With the Wolverines down three, Trey makes two free throws to get Michigan to within one. Those would be Michigan’s last points of the night, and Trey walks to the locker room as the Penn State students rush the court.
After the game ends, the guys stick around for a couple of minutes to talk about how Michigan’s chances at a Big Ten title are shot.
After calling Ronda, Benji sits back down and takes out his phone, searching his son’s name on Twitter every couple minutes while shaking his head. It was one of Trey’s worst games of the season — he finished with 18 points, but also a season-high six turnovers.
Benji refreshes the page, shakes his head and mutters, “People forget he’s just a sophomore. He’s going to have bad games.”
It took the men at the bar less than six minutes of game action to start arguing over his NBA Draft stock. Some think he’s a lottery pick, others say he’ll fall to the end of the first round. It’s almost a foregone conclusion that Trey will leave for the NBA after this season.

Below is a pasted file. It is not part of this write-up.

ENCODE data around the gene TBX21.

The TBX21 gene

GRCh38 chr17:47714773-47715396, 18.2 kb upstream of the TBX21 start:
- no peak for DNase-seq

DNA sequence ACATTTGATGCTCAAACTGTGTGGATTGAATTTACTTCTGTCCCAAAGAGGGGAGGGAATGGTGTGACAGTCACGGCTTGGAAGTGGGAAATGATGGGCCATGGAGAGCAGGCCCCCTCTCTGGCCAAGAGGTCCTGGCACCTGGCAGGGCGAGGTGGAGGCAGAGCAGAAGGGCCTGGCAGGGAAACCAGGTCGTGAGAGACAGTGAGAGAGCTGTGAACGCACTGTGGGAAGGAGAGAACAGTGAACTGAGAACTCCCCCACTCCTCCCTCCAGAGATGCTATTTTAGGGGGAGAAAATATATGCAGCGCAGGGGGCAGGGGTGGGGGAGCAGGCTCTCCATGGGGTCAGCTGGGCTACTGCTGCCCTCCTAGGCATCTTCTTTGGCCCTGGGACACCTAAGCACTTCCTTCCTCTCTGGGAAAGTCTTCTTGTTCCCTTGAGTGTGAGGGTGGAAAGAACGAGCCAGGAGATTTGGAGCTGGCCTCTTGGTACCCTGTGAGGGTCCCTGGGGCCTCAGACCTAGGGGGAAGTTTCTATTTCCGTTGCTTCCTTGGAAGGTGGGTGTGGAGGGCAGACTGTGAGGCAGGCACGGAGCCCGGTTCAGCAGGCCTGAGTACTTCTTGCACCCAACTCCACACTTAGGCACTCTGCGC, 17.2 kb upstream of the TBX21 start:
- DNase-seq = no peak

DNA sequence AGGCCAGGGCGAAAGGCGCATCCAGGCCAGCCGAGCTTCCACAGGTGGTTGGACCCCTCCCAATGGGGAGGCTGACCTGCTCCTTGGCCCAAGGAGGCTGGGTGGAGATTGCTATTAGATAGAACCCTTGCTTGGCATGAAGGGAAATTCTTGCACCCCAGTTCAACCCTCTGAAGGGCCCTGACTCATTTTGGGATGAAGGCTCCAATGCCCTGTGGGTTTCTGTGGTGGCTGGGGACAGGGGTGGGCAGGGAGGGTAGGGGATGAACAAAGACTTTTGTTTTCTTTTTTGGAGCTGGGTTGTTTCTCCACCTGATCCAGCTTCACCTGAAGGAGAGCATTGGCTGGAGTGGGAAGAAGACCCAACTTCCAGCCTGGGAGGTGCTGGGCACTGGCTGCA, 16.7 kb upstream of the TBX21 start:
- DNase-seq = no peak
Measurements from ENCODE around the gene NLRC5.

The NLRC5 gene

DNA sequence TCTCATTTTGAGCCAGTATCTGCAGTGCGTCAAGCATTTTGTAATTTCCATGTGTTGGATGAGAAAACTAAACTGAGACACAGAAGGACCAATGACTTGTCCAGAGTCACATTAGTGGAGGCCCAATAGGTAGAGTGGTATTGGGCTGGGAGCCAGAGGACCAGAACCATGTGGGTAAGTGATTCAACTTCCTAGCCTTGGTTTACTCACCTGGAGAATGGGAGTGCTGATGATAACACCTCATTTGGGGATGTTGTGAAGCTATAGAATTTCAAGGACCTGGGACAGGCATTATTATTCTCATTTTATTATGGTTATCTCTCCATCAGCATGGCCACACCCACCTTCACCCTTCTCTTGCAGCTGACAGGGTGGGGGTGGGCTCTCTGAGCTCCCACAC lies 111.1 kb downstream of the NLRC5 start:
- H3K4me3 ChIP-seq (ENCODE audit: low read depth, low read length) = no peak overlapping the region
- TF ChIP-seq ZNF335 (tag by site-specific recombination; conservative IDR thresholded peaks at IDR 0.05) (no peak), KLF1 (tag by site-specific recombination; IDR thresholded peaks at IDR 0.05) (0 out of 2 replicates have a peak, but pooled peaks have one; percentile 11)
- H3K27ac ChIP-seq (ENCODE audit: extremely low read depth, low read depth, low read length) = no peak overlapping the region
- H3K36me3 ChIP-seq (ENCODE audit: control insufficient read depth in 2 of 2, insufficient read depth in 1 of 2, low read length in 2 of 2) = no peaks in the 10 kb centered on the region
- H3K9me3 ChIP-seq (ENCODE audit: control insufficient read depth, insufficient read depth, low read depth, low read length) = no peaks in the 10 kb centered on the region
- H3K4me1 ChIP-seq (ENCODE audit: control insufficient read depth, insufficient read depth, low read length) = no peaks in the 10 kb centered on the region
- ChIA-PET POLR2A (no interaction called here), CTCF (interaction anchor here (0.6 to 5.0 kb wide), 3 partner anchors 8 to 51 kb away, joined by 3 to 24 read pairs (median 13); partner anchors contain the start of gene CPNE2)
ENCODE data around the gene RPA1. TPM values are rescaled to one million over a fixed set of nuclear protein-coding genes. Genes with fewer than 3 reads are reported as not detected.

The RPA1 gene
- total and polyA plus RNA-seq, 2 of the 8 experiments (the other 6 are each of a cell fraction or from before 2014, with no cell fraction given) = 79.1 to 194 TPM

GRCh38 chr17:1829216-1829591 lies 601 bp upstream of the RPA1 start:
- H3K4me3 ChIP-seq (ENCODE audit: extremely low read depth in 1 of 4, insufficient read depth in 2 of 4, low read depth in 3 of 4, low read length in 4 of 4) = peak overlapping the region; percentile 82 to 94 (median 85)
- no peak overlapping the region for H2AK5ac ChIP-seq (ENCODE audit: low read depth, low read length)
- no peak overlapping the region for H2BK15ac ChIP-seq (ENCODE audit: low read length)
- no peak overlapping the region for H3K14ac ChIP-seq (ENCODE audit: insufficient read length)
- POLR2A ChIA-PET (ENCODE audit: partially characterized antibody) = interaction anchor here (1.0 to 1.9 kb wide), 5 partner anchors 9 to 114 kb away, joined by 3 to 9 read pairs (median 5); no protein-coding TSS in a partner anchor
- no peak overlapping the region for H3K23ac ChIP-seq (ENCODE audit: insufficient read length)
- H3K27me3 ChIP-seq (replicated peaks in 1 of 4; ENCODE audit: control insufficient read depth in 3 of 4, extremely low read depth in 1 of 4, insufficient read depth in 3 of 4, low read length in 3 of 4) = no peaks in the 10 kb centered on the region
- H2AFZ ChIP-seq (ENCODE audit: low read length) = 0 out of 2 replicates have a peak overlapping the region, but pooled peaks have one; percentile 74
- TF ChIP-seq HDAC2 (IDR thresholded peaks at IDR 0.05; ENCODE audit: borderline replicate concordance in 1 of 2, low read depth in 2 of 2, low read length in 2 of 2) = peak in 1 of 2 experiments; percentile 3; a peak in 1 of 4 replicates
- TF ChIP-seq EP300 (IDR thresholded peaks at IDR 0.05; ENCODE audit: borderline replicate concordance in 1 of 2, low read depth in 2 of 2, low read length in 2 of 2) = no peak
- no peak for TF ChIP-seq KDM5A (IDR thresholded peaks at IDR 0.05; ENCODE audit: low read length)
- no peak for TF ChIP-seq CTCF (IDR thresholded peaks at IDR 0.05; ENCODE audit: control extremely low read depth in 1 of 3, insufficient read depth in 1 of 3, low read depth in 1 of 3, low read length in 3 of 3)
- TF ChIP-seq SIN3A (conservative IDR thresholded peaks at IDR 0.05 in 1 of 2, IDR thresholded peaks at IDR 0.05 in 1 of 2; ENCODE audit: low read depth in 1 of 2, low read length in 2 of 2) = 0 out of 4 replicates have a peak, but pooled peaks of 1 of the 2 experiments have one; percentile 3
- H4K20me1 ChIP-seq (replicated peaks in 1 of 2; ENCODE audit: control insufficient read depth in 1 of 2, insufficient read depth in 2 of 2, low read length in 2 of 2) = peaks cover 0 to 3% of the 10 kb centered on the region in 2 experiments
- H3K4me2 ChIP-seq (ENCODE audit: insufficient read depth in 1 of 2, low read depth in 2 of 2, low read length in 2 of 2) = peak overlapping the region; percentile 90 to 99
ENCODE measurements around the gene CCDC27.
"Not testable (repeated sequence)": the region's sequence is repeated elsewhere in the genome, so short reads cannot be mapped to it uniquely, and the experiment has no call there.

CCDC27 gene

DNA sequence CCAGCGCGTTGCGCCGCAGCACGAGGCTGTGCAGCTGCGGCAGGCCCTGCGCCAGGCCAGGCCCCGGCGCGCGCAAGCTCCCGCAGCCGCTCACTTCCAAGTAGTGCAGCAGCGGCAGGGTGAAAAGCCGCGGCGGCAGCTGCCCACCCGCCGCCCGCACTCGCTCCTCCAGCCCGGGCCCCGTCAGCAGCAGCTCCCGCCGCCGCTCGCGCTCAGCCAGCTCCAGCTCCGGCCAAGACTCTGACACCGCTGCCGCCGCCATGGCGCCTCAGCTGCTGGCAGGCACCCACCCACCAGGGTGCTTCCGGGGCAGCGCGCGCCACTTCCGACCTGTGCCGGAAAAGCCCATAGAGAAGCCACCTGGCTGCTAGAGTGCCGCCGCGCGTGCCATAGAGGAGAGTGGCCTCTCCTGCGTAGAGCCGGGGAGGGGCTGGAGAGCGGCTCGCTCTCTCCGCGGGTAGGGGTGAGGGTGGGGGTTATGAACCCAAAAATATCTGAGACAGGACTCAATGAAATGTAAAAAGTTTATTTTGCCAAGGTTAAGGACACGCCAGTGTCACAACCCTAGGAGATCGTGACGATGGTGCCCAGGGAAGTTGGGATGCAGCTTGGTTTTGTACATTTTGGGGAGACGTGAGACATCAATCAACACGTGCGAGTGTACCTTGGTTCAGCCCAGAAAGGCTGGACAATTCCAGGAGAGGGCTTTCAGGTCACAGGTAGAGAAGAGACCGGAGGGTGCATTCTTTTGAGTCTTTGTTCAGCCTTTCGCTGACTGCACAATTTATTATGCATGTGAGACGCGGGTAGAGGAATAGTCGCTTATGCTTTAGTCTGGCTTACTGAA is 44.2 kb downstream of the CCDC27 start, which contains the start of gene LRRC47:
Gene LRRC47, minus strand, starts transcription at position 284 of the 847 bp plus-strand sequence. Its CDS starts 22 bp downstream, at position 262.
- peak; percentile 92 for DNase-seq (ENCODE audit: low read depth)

Goodman thinks he could be a top-10 point guard in the NBA, while all Snow could say was, “I can’t really tell you how he’s going to do in the NBA. What I can say is that I’ve learned to never doubt Trey Burke.”
Soon, Benji will call Trey, who is sitting on the runway headed back to Ann Arbor, and none of that will matter.
What matters is that Benji will tell Trey that he needs to fight harder through screens, but that his shot looked fluid. Trey had an excuse ready, but didn’t say anything. He held his tongue, knowing his father, once coach, was right.
The two have the same facial mannerisms when trying to explain something — their right eyes squint while the left stays the same, and both motion with their hands to push the conversation along.
Leaving the bar, Benji’s right eye will squint as he explains to Trey that even though it’s by far the worst loss of the season, there are still games to play. There was a time for criticism, but now he’s just a father trying to build up his son.
At this point, maybe that’s all the critique Trey Burke needs.